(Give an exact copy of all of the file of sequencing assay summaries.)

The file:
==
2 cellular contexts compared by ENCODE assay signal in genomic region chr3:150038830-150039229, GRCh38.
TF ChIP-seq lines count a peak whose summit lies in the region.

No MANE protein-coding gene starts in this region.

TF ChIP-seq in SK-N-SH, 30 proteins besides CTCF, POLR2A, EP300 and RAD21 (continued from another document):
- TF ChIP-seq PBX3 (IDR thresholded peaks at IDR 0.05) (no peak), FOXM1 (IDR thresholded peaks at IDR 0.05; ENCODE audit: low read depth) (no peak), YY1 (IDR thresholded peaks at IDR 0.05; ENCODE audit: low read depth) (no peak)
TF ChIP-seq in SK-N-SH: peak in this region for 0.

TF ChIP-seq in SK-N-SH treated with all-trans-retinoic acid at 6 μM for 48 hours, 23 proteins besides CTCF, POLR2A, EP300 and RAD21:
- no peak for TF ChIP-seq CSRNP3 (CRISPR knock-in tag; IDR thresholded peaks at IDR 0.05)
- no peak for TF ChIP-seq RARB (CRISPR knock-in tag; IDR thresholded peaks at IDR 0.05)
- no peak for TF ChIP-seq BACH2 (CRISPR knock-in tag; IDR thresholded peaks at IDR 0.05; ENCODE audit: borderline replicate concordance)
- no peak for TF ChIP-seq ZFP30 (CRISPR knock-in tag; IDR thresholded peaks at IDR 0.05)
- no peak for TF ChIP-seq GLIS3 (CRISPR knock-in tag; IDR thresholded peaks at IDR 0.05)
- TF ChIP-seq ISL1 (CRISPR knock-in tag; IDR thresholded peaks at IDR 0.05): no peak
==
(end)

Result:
2 cellular contexts compared by ENCODE assay signal in genomic region chr3:150038830-150039229, GRCh38.
TF ChIP-seq lines count a peak whose summit lies in the region.

No MANE protein-coding gene starts in this region.

TF ChIP-seq in SK-N-SH, 30 proteins besides CTCF, POLR2A, EP300 and RAD21 (continued from another document):
- TF ChIP-seq PBX3 (IDR thresholded peaks at IDR 0.05) (no peak), FOXM1 (IDR thresholded peaks at IDR 0.05; ENCODE audit: low read depth) (no peak), YY1 (IDR thresholded peaks at IDR 0.05; ENCODE audit: low read depth) (no peak)
TF ChIP-seq in SK-N-SH: peak in this region for 0.

TF ChIP-seq in SK-N-SH treated with all-trans-retinoic acid at 6 μM for 48 hours, 23 proteins besides CTCF, POLR2A, EP300 and RAD21:
- no peak for TF ChIP-seq CSRNP3 (CRISPR knock-in tag; IDR thresholded peaks at IDR 0.05)
- no peak for TF ChIP-seq RARB (CRISPR knock-in tag; IDR thresholded peaks at IDR 0.05)
- no peak for TF ChIP-seq BACH2 (CRISPR knock-in tag; IDR thresholded peaks at IDR 0.05; ENCODE audit: borderline replicate concordance)
- no peak for TF ChIP-seq ZFP30 (CRISPR knock-in tag; IDR thresholded peaks at IDR 0.05)
- no peak for TF ChIP-seq GLIS3 (CRISPR knock-in tag; IDR thresholded peaks at IDR 0.05)
- TF ChIP-seq ISL1 (CRISPR knock-in tag; IDR thresholded peaks at IDR 0.05): no peak